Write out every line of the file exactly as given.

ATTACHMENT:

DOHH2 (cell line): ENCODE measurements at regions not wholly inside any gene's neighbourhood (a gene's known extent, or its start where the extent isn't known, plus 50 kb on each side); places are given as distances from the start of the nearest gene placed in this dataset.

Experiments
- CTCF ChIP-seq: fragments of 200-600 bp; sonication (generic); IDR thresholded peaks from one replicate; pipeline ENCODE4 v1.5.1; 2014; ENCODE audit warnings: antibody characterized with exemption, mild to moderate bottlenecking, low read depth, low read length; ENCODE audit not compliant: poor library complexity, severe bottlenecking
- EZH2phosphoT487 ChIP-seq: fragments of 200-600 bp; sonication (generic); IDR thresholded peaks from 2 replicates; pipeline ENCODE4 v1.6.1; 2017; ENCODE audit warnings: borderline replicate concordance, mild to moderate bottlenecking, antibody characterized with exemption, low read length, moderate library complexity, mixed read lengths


DOHH2 (cell line): ENCODE measurements at regions not wholly inside any gene's neighbourhood (a gene's known extent, or its start where the extent isn't known, plus 50 kb on each side); places are given as distances from the start of the nearest gene placed in this dataset.

Experiments
- CTCF ChIP-seq: fragments of 200-600 bp; sonication (generic); IDR thresholded peaks from one replicate; pipeline ENCODE4 v1.5.1; 2014; ENCODE audit warnings: antibody characterized with exemption, mild to moderate bottlenecking, low read depth, low read length; ENCODE audit not compliant: poor library complexity, severe bottlenecking
- EZH2phosphoT487 ChIP-seq: fragments of 200-600 bp; sonication (generic); IDR thresholded peaks from 2 replicates; pipeline ENCODE4 v1.6.1; 2017; ENCODE audit warnings: borderline replicate concordance, mild to moderate bottlenecking, antibody characterized with exemption, low read length, moderate library complexity, mixed read lengths